Disaster relief should not be political
It has been nearly three months since Hurricane Sandy hit Americas east coast, causing an estimated $62 billion in damages, killing 149 people.
While those affected by the storm try to regain structure and hope in their lives, Congress is busyarguing over a bill that would add necessary funds to the Federal Emergency Management Agency and other disaster reliefprograms.
It is sad that Americashostile political climate has come to such a stalemate that even disaster relief is not free from political drama.
Though a similar relief bill passed through the Senate late last year, House Speaker John Boehner adjourned the 112th congress before the bill could be voted on. Now the secondround of the more than $50 billion legislation is
getting stark reviews from conservative lawmakers for appropriating too much andfrom Northeastern Republicans for taking too long to aid their storm-ridden constituents.
The problem with enacting an appropriation bill like this one is that too often the bills are nicknamed and recognized by characteristics that are only a part of the overall bill.
H.R. 41, or the Hurricane Sandy Relief Bill, appropriates a total of $50.7 billion, not including the $9.7 billion that was already cleared through Congress last week to fund FEMA efforts, before it ispresented to congress for
Of the $50.7 billion in spending only around $20 billion will go to FEMA and the northeastern states affected by Sandy. The rest of the bills proposed spending includes various other disaster aversion and relief efforts that date back to even Hurricane Katrina from 2005. While the additional spending can be viewed as helpful and even necessary, the debate over funding for such endeavors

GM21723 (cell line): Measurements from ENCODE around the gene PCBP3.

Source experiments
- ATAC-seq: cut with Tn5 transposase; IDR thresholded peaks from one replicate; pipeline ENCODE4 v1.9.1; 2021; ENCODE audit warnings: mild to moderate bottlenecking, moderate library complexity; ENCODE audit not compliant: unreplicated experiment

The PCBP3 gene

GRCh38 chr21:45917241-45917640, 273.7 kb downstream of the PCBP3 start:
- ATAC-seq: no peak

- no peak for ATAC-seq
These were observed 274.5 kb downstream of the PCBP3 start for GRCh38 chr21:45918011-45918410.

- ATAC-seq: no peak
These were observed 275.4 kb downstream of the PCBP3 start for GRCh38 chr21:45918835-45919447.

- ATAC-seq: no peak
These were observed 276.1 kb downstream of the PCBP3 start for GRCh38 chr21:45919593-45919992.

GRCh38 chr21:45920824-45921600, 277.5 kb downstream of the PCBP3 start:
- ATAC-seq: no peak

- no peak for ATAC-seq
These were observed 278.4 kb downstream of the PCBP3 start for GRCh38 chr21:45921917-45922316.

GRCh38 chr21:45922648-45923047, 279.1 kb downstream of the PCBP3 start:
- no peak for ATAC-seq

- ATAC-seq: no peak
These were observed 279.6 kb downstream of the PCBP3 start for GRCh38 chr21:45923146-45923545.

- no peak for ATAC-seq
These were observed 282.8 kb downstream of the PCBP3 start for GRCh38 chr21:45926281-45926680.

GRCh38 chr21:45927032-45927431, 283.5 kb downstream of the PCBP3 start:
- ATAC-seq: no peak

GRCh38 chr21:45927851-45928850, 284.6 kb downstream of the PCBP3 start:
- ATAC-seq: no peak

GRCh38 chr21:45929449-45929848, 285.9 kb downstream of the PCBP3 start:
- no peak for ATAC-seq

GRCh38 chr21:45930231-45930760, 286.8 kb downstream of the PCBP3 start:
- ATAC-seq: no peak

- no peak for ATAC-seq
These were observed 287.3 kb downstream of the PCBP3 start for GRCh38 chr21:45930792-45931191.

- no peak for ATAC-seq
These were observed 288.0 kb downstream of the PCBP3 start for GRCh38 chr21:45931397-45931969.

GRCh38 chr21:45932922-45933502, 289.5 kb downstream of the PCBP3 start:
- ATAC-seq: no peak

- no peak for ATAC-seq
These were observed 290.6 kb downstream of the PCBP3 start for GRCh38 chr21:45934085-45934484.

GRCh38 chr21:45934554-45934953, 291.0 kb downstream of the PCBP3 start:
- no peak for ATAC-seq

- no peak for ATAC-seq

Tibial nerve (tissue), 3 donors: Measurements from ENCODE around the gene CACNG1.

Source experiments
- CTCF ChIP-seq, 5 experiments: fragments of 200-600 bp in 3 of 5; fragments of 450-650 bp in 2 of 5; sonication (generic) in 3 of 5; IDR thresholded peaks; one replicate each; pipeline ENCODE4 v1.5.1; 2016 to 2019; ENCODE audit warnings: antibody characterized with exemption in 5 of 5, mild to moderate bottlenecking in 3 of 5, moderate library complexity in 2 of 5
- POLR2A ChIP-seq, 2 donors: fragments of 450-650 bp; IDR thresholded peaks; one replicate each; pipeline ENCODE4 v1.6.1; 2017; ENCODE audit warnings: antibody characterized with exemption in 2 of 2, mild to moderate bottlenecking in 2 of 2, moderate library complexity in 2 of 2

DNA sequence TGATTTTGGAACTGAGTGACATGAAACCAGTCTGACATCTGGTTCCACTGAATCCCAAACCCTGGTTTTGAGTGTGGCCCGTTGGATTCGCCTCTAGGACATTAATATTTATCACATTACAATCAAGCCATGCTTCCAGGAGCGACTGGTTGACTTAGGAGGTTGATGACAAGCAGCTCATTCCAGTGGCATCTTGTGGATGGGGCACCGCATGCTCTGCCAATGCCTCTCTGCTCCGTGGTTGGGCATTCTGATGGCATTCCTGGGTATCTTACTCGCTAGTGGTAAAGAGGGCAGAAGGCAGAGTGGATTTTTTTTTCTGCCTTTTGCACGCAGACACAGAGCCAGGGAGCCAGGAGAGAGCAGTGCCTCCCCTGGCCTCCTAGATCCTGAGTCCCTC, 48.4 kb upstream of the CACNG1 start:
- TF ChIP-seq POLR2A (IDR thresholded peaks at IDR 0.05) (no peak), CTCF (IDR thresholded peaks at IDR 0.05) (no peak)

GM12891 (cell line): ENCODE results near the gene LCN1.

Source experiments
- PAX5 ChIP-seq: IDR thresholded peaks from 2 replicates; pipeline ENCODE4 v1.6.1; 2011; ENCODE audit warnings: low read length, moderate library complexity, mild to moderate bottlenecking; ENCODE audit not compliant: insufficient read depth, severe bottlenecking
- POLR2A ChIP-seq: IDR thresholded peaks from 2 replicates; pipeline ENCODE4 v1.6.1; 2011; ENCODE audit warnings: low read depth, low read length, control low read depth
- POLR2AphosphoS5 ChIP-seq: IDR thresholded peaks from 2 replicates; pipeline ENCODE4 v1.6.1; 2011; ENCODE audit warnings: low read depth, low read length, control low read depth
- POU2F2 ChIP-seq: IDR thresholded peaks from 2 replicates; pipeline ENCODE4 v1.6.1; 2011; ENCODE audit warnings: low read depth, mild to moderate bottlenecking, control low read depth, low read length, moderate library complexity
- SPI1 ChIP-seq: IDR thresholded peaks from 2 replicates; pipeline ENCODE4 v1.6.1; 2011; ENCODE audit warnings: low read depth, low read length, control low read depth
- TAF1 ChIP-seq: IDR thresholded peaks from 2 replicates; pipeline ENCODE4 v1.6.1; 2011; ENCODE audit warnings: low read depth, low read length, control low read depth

If the short history of the113th congress is any indicator, then it is possible that a consensus on how to spend and how much to spend on disaster relief could take weeks or even months like last weeks fiscal cliff negotiations. All the while, thousands of Americans are waiting with demolished homes and flooded neighborhoods, waiting for the bureaucratic nightmare that is democracy to act.
There is no doubt that the nations fiscal situation is far from ideal. The government has accumulated an enormous deficit and it will take strong leadership and possibly luck to recover from it. There is no hope in relying on the constant bickering and misunderstanding that has resulted in very little getting done in Washington.
America has a moral obligation to stand up for those who have been affected by disaster, but it will fail that obligation if it continues to allow partisan politics to be a hindrance.
Get Top Stories Delivered Weekly
From Around the Web
More usforacle News Articles
Recent usforacle News Articles
Discuss This Article
MOST POPULAR USFORACLE
GET TOP STORIES DELIVERED WEEKLY
FOLLOW OUR NEWSPAPER
LATEST USFORACLE NEWS
- USF may test Tampa’s highway of the future
- Accelerated online courses offered for Maymester
- Free speech limited in schools, but not in society
- Bulls face UConn for first conference road series
- Eriksen wants more active offense
- Freshman finds quick doubles success
- Cultural exchange with China ends in Confluence
FROM AROUND THE WEB
- How to Make Outdoor Spaces as Beautiful and Comfortable...
- Railway Emergency Training Keeps Responders on Track
- 6 Myths About Pet Allergies
- Medical Cannabis Is Growing Like, Well, a Weed
- 6 Common Myths About Pet Allergies
- 5 Things You Don't Know About Superbugs
- BrainStormers: Backyard DIY Inventors Tackle Weather,...
- 4 Surprising Tips You Need to Know Before Buying or...
- What Does It Mean to File a Tax Extension?
- 8 consejos para que las personas de la tercera edad...